I was recently reading ‘Simple Rules’ by Donald Sull and Kathleen Eisenhardt. It triggered some thoughts on Agile mindsets, and how to deal with the complexity of projects and technology.
The theory of Simple Rules is that when there are too many processes and complex rules to memorise, then you might as well forget them all. This is directly true in Agile practices, and we have seen the impact of methodologies being implemented, rather than the principles being used to guide great decision-making.
Simple Rules are Good, and Good Rules are Simple.
One example is losing weight. Best-selling author Michael Pollan distilled decades of research into these three simple rules:
- Eat Food
- Not Too Much
- Mainly Plants
These seem far too easy to be true, but it does actually work. They leave room for good decisions while letting you remember what is important. Complex solutions can overwhelm people, thereby increasing the odds that they will stop following the rules.
This came into focus for me recently when I was trying to explain Agile practices to our newly minted Stripe Girls - some had never been involved in development before, and certainly knew nothing about how to plan and deliver a website project.
When you have no common point of reference, I became quite inventive as to how deep I went on the ‘real’ labels for things but explained that:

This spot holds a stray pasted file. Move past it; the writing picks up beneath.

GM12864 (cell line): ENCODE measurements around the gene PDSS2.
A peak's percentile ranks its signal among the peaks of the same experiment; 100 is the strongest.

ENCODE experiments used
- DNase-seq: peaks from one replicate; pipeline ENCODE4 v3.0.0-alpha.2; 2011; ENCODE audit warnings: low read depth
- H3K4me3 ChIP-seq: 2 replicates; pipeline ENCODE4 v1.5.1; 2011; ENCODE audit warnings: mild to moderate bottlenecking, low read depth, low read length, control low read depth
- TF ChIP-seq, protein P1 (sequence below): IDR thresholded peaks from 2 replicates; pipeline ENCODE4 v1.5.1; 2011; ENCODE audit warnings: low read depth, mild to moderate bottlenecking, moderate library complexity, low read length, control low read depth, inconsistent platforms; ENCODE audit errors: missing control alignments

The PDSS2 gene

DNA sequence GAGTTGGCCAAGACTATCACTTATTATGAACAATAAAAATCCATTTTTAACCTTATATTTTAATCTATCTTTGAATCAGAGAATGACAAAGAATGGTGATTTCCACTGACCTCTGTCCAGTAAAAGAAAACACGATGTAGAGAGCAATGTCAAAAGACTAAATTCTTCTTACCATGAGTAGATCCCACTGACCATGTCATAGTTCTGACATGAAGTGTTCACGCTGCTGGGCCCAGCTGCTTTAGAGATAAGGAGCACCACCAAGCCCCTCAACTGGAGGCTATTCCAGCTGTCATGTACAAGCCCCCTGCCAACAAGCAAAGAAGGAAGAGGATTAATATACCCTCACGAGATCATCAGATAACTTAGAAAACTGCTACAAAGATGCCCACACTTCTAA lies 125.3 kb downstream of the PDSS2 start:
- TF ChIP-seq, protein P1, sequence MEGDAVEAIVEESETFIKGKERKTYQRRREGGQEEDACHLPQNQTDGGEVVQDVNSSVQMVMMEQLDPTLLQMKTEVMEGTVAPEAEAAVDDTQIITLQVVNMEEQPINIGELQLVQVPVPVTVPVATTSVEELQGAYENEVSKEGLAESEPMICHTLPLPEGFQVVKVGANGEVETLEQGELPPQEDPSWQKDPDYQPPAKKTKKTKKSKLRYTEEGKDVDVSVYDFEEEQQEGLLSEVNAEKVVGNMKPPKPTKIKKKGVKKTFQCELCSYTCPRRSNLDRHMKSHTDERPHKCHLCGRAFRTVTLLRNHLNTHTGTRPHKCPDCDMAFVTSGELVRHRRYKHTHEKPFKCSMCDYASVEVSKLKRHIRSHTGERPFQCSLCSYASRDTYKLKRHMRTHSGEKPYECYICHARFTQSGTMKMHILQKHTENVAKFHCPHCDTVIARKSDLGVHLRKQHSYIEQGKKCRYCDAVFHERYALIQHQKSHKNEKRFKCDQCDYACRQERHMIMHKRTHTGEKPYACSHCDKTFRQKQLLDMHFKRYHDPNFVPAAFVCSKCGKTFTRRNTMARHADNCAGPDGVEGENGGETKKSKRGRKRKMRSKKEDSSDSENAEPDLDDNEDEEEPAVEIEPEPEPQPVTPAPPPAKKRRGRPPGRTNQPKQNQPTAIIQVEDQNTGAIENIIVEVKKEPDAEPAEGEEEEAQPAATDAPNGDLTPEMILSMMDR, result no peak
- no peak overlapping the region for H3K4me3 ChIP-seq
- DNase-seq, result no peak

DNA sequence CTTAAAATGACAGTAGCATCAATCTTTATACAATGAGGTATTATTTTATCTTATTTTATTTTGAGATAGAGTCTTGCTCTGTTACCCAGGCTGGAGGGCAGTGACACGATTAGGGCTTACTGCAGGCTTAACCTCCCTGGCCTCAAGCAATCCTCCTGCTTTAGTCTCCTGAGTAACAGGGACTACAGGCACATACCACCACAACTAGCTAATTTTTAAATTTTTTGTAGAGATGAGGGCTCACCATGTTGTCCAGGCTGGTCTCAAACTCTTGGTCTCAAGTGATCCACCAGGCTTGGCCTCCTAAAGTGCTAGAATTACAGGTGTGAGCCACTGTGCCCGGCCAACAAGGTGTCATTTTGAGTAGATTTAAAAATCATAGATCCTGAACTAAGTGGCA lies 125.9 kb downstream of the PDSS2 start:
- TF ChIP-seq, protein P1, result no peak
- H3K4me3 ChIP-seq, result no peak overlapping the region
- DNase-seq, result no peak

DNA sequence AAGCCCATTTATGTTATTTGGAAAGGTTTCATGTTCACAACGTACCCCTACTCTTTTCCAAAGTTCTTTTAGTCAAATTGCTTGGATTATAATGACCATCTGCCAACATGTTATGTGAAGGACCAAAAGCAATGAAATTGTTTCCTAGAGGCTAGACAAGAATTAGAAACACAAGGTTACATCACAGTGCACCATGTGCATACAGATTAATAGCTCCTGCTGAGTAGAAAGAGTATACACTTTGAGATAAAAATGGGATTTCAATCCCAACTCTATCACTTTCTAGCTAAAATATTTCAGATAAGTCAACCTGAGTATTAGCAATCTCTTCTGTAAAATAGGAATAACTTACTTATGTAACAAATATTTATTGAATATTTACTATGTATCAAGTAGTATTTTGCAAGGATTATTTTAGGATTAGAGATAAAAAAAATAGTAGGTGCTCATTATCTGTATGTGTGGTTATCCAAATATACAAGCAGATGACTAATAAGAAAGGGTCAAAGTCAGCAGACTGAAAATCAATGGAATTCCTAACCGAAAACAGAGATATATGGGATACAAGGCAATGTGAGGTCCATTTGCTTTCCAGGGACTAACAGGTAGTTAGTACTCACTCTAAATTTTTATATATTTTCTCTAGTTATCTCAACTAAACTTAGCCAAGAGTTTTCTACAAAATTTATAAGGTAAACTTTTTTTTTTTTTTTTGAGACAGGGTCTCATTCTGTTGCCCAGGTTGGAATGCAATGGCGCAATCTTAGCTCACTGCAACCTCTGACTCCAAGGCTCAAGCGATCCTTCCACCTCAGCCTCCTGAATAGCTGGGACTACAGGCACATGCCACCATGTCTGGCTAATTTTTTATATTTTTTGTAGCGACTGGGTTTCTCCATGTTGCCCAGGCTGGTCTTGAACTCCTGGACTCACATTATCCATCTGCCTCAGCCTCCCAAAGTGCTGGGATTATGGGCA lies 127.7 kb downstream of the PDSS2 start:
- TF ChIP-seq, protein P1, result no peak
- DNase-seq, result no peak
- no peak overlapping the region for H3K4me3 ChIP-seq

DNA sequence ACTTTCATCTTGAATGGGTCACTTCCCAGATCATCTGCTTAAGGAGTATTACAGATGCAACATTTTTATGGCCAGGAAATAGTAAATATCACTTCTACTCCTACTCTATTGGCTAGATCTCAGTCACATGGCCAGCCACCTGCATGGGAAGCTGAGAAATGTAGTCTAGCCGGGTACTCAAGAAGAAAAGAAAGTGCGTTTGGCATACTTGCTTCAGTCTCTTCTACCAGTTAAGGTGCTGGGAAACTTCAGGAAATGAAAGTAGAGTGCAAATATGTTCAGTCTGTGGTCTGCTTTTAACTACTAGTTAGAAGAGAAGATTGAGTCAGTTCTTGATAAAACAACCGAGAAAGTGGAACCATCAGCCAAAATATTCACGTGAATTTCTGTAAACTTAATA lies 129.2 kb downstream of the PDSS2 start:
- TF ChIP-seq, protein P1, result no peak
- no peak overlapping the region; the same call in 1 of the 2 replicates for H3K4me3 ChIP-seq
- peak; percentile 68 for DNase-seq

‘To eat an Elephant, you need to eat it one bite at a time’.
This analogy quickly became gross and filled with things we would not want to eat, so we made sure it was a chocolate elephant within the first 5 minutes or so. I guess that is my first Agile Simple Rule.
From there, I explained that not all of the elephants parts are equally important, and we could survive without certain aspects if we had to, which leads to my second Simple rule:
‘Always do the most important thing next; repeat’
You never have the perfect triangle of enough time, money and features, and you need to be sure you are getting the balance right every time. Knowing why something is important and organising things into priorities against all of the other ‘bites’ of the elephant, will mean you can apply the correct amount of focus and effort, and know that it’s for the right reasons at the right time.
is my third Simple Rule, and it’s one I repeat and use all of the time here at SilverStripe. It means that we keep everyone in the loop, communicate our plan and our blockers as early as possible, and no one is precious about asking for help or calling out a problem.
My final Simple Rule is:
‘Do what you say you will do, always’
as then you will be trusted on your word, and the team can rely on you to get on with it, and you can rely on them to get on with what they have said they will do. If things go off track, see the third rule.Then, see the second rule for what to do next.
Agile mindsets can really be this simple. And I must say I was surprised that by explaining a complex process to a group of newbies, they still got the fundamentals of Agile, and could begin with this in mind. There are probably many more I could think of, and I hope you can think of some simple rules too, as sometimes we get too caught up in our practice than in what really makes the difference.